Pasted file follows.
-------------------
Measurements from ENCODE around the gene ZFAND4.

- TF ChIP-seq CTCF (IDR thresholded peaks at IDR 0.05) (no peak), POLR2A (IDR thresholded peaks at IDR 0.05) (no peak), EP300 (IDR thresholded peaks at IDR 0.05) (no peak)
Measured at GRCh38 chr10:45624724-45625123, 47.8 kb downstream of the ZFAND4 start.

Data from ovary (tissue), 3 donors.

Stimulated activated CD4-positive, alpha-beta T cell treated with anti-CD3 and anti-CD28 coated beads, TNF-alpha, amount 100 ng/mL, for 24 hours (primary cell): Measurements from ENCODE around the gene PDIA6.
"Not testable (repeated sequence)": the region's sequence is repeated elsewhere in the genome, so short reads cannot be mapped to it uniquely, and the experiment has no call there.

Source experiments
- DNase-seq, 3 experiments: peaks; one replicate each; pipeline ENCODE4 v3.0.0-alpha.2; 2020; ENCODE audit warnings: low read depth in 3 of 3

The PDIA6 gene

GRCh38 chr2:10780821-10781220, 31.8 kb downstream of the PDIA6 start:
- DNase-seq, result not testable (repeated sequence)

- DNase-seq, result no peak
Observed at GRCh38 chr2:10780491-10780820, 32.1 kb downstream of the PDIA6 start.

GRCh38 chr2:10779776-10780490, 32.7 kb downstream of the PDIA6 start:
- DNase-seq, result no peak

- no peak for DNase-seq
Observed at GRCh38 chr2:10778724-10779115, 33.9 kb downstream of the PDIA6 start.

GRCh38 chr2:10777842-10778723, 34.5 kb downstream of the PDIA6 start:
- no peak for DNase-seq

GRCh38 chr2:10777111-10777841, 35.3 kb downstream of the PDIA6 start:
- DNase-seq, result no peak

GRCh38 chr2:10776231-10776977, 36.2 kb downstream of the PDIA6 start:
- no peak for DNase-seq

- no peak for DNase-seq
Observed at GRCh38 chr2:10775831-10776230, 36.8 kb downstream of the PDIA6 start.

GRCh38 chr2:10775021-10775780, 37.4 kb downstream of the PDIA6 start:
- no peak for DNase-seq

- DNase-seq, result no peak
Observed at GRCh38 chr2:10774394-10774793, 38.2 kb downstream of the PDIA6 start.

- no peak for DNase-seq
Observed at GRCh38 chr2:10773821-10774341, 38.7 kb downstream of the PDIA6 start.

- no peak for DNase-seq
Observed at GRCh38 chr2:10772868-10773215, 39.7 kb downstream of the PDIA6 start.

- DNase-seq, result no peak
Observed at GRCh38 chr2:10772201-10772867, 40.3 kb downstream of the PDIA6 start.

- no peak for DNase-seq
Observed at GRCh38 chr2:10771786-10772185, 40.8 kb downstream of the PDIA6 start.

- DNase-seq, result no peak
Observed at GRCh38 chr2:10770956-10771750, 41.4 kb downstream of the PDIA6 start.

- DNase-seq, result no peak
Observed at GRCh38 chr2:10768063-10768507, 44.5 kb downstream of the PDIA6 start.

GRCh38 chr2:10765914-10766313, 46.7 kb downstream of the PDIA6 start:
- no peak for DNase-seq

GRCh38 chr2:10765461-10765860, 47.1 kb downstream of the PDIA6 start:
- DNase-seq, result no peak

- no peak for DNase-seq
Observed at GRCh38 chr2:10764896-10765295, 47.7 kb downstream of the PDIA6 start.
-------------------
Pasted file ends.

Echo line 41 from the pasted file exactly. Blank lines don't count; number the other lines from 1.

Observed at GRCh38 chr2:10768063-10768507, 44.5 kb downstream of the PDIA6 start.